Tag Archives: RPGs

What Is, What Should Be: An Open Letter to David Gaider

Dear Mr. Gaider, The following is a response to your blogpost regarding Trans* characters in the Dragon Age games. Let me begin by stating my position. I am, by all accounts, an unabashed BioWare fangirl and have been since the … Continue reading

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Fast Fingers, Brain Off: Hybrid Puzzle Games

A few years ago I bought Puzzle Quest on the Xbox 360. This was a terrible idea. If you’ve ever played Puzzle Quest, you know it isn’t a fast-paced game. It’s essentially a match three gems game, but with a … Continue reading

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(More Than) Moving Pictures: The Importance of Emotional Engagement in Games

When I was a kid, I loved all kinds of video games. What captivated me the most, however, was sprawling, epic JRPGs such as Chrono Trigger, Final Fantasy VI, Final Fantasy VII, and Xenogears. I was drawn into their larger-than-life … Continue reading

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Simple Machines: Legend of Grimrock and the Joys of Coherent Design

By Joseph Hilgard “Video games are one of the few remaining artforms where there is an empirical positive correlation between budget and quality.” – The single dumbest thing anybody said to me about video games, ever. Legend of Grimrock is … Continue reading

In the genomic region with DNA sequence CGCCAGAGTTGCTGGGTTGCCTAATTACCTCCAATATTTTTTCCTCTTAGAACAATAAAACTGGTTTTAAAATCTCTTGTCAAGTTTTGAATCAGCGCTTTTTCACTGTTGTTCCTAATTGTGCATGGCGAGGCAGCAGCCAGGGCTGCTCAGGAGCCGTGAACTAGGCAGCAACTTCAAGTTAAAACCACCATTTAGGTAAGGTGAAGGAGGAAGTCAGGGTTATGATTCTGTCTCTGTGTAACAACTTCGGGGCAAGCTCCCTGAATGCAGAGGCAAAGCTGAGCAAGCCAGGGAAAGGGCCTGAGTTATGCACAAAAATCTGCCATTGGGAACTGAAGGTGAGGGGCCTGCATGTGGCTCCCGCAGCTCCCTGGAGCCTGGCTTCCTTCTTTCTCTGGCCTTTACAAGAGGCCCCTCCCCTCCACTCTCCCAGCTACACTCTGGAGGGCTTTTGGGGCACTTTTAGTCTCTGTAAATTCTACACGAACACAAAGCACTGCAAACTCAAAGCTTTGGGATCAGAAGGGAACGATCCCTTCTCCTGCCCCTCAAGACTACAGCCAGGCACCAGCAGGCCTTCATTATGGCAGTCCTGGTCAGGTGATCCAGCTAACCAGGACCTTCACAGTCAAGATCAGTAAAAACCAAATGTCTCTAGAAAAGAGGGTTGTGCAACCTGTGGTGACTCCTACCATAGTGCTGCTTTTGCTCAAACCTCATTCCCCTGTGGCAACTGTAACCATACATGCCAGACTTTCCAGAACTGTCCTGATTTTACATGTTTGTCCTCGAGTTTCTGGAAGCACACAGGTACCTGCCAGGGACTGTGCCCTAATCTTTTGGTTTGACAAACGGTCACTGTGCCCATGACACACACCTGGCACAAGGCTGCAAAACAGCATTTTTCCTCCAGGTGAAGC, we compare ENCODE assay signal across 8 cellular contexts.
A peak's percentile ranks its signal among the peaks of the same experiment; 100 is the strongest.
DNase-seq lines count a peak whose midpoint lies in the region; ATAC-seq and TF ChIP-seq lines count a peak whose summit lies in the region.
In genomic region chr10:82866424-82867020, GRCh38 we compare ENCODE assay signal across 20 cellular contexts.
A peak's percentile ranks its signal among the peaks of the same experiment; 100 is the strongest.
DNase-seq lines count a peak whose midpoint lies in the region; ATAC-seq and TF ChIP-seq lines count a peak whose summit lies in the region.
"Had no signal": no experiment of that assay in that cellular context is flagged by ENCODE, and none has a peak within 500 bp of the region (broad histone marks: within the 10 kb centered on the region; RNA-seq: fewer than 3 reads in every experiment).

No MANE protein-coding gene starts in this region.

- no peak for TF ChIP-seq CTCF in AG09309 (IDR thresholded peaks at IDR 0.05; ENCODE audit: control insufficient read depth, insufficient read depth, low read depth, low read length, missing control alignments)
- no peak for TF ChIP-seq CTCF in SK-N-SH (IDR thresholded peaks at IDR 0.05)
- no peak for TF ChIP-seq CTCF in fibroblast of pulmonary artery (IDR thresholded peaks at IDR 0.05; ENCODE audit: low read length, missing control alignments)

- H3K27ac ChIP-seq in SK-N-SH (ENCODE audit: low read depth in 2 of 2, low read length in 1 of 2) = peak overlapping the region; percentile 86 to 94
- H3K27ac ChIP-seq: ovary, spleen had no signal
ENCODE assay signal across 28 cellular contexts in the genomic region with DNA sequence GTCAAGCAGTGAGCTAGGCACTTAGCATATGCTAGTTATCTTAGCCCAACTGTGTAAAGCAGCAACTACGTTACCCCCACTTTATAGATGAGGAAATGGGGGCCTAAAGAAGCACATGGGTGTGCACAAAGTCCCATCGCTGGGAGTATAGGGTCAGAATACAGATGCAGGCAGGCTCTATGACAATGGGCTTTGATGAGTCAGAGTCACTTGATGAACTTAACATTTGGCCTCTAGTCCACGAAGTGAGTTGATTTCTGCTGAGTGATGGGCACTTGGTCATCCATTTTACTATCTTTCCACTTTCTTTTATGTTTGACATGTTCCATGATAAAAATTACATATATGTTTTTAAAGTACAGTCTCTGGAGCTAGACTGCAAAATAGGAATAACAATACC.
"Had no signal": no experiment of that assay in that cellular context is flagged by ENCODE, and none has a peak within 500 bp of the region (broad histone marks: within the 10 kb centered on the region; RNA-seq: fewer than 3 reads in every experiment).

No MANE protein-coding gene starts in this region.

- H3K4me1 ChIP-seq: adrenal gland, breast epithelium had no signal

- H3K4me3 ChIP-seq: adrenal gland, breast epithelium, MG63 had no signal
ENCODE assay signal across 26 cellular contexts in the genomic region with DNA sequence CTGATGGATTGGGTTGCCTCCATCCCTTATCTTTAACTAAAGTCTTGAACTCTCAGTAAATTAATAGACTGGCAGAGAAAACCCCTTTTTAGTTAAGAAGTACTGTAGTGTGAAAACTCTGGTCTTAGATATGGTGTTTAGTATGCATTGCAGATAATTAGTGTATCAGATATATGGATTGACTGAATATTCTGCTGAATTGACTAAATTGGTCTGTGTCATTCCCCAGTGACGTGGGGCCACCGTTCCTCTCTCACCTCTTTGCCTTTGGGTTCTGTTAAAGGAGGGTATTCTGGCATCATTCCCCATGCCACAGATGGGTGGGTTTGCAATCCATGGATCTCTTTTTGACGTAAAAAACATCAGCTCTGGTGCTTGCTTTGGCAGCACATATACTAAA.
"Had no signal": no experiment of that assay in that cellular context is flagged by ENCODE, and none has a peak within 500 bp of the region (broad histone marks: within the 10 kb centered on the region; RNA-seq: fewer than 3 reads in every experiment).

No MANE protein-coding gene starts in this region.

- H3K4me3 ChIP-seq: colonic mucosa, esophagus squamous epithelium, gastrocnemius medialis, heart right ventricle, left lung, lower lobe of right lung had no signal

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Putting the “Role” in Role Playing Games

By definition, Role Playing Games feature gameplay that involves individuals who are each designated a specific role or function within a group. Whether you’re playing a tabletop RPG like Dungeons & Dragons, a single-player RPG like Baldur’s Gate, or an MMORPG like World of Warcraft, each individual avatar has a specific, contained, defined reason for being included in a party.

Leader, striker, controller. Tank, healer, DPS. These are the “primary” role definitions you find in most RPGs. The latter three are collectively known as the “holy trinity” of RPGs. All avatars may have secondary roles or abilities, such as trap finder, negotiator, tracker, pack mule, etc, but by and large their abilities are linked to their primary role definition. A ranger is better equipped to understand nature and a rogue is better equipped to steal or disarm traps, for example.

I argue that there is a link between the massive popularity of RPGs and the way many of us understand our place in the world. Continue reading

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Illusionists of Choice: Design, Critique, and When Choice Matters

by Edcrab So you have slaughtered or snuck past hordes of robot orcs and you’re deep in the fortress of the Last Level, with magma pools and electrified drill ceilings and a worrying lack of handrails and fire extinguishers. You … Continue reading

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